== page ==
Collect six pallets from outside stores and garbage pick up points or the local furniture movers. Measure your pallets (usually 4'x4') and dig a hole several inches bigger all round than the pallets. Be sure to allow enough depth for the top pallet to be below ground by 6" when it is put on.

The Root Cellar hole, larger than pallets.

Line the hole with a sheet of good thick plastic, the plastic should loosely drape in the hole.

Hole lined with plastic.

Place one pallet flat on the bottom for a "Floor." Be careful not to tear the plastic liner.

The floor installed.

Standing on the floor pallet in the hole place the other pallets around the sides to make "Walls." You will find that the pallets do not support each other because they are all the same size.

Walls installed.

Cut 2 pieces of 2'x4' the same width as the floor pallet and attach it to the top of the end pallets or side pallets (it does not matter which) using bailing wire or thick string. Now the pallets will not cave in.

2x4s installed to hold walls.

Secure the four corners of the pallets to each other with wire or string and you will have a sturdy box to work with. Pull the plastic inside the box and, as you stand inside, pull loose dirt down around the sides of the box taking up the space between the outside walls of the box and the sides of the unit. Pack the dirt down and "firm up" the box before you get out. Then, from topside, walk around the box tamping down the dirt with your feet. When finished pull the plastic back out of the box and roll it up.

Now you are ready to stock the box with food. I use 30 gal plastic trash bins as containers and fill these first. Once food is placed in the storage unit, the top pallet should be put on. Pull the rolled plastic over the top to keep the inside cool.

You may decide to put hinges on the "lid," as well as make shelves or other improvements to my basic design.

As soon as the unit is full, cover the lid with a good 3" of newspaper, pull the plastic liner back in place and cover with a good strong plastic tarp. Then put rocks, bricks, or soil over the tarp to keep it in place.

That's it. You are now the proud owner of your own "Root cellar" full of food. If you are careful in packing the items, you should have many months of food down there. This item is good for most natural disasters (except, obviously, floods) and as can be readily appreciated. Even if the house is flat, your food is still there waiting to be used. I am sure many of you have already envisioned many "Root cellars" all over the yard, some with food, some water, or clothes or?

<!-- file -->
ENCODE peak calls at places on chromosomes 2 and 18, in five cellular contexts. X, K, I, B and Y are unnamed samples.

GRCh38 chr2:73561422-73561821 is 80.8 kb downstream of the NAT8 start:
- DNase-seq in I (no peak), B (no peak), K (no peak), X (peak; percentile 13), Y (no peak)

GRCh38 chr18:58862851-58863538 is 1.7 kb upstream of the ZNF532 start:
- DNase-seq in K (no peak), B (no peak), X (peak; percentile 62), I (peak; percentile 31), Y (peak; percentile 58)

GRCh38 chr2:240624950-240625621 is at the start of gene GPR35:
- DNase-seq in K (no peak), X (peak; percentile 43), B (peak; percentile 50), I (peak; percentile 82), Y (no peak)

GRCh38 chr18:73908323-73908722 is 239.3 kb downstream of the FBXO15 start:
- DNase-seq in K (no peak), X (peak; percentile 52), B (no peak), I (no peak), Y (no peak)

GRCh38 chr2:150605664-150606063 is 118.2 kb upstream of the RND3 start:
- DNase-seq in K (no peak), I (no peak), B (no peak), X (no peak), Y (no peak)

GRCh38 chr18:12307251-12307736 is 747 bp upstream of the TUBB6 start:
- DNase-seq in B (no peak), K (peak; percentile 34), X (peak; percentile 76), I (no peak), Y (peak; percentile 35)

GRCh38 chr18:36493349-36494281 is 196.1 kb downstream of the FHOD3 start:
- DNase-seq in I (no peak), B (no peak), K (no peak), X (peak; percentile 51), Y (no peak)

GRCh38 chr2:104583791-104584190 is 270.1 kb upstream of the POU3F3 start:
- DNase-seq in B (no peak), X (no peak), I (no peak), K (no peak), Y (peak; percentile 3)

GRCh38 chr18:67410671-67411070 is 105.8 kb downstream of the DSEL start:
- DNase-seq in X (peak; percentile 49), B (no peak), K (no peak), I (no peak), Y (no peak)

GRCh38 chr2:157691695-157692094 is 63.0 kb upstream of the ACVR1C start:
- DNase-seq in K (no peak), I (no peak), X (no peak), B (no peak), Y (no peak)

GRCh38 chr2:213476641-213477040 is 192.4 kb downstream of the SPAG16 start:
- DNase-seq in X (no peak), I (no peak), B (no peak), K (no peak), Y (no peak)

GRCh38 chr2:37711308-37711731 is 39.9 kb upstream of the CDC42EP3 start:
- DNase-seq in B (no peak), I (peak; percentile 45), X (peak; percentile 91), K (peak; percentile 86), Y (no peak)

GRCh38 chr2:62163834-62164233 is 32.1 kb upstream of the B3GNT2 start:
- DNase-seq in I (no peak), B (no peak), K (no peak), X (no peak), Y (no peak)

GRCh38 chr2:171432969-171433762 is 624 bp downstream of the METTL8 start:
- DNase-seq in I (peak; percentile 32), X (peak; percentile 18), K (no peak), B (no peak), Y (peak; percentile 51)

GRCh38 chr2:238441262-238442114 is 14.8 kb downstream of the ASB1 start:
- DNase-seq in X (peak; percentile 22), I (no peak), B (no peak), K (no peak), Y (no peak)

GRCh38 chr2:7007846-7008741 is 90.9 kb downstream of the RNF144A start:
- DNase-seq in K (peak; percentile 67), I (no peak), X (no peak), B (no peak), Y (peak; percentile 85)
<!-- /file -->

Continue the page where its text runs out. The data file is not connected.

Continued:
Good luck! And, as always, please Think Survival!

Ted Wright.



TOPIC: Staples

REFERENCE: Cupboard Storage Chart - Michigan State University

STAPLES RECOMMENDED STORAGE HANDLING HINTS AT 70F. --------------------------------------------------------------------- Baking Powder 18 mon. or expir. Keep dry and covered Baking soda 2 years " " " " Cereals unopened 6 - 12 mon. Refold package liner tightly after opening opened 2 - 3 mon. cooked 6 mon. Chocolate semi-sweet 2 years Keep cool unsweetened 18 mon. " " Cocoa mixes 8 mon. Cover tightly Chocolate syrup unopened 2 years " " Chocolate syrup opened 6 mon. Refr. after opening Coffee cans-unopened 2 yrs. cans-opened 2 wks. Refr. after opening instant-unopened 1 - 2 yrs. instant-opened 2 wks. Cornmeal 18 mon. Keep tightly closed Cornstarch 6 - 8 mon. " " " Flour white 6 - 8 mon. Keep in air tight cont. whole wheat 6 - 8 mon. Keep refr. Store air tight Honey 12 mon. Cover tightly. Refr. after opening to extend life Molasses unopened 12 mon. Keep tightly closed opened 6 mon. Refr. to extend life Marshmallows 2 - 3 mon. Keep air tight Mayonnaise unopened 2 - 3 mon. Refr. after opening Milk condensed or evaporated 12 mon. Once opened, store in non-fat dry - unopened 6 mon. air tight containers - opened 3 mon. Pasta 2 yrs. Once opened, store air tight Salad dressings bottled - unopened 10-12 mon. Refr. after opening - opened 3 mon. made from mix 2 wks. Salad oils unopened 6 mon. Refr. after opening opened 1-3 mon. " " " Shortenings -solid 8 mon. Refr. not needed Sugar brown 4 mon. Airtight containers confectioners 18 mon. " " granulated 2 yrs. Cover tightly Vinegar opened 1 yr. " "

TOPIC: Mixes and Packaged Foods

REFERENCE: Cupboard Storage Chart - Michigan State University

MIXES AND RECOMMENDED STORAGE HANDLING HINTS PACKAGED FOODS AT 70F. --------------------------------------------------------------------- Biscuit, brownie, & muffin 9 mon. Keep cool and dry Cake mixes 9 mon. " " " " angel food 1 yr. Casseroles complete or add own meat 9 - 12 mon. " " " " Cookies homemade 2 - 3 wks. Airtight containers packaged 2 mon. Keep box tightly closed Crackers 8 mon. " " " " Frosting canned 3 mon. Ref. leftovers mix 8 mon. Hot roll mix 18 mon. Airtight container Pancake mix 6 - 9 mon. " " Pie crust mix 8 mon. Keep cool and dry Potatoes instant 6 - 12 mon. " " " " Pudding mixes 12 mon. " " " " Sauce and gravy mixes 6 - 12 mon. " " " " Soup mixes 12 mon. " " " "

TOPIC: Canned and Dried Foods

Canned and RECOMMENDED STORAGE HANDLING HINTS Dried Foods AT 70F. --------------------------------------------------------------------- Canned foods, unopened 12 mon. Keep cool Canned foods, opened baby food 2 - 3 days Refr. after opening* fish and seafood 2 days fruit 1 wk. meats 2 days pickles, olives 5 days vegetables 3 days Fruits - dried 6 mon. Keep cool, air tight Canned fruit juices 9 mon. " " Vegetables - dried 1 yr. " " " " *The FDA is concerned about storing foods in opened cans because of cans using lead solder. FDA now recommends acid foods like fruits and tomatoes once opened should be transferred to glass or plastic

TOPIC: Spices, Herbs, Condiments and Extracts

REFERENCE: Cupboard Storage Chart, Michigan State University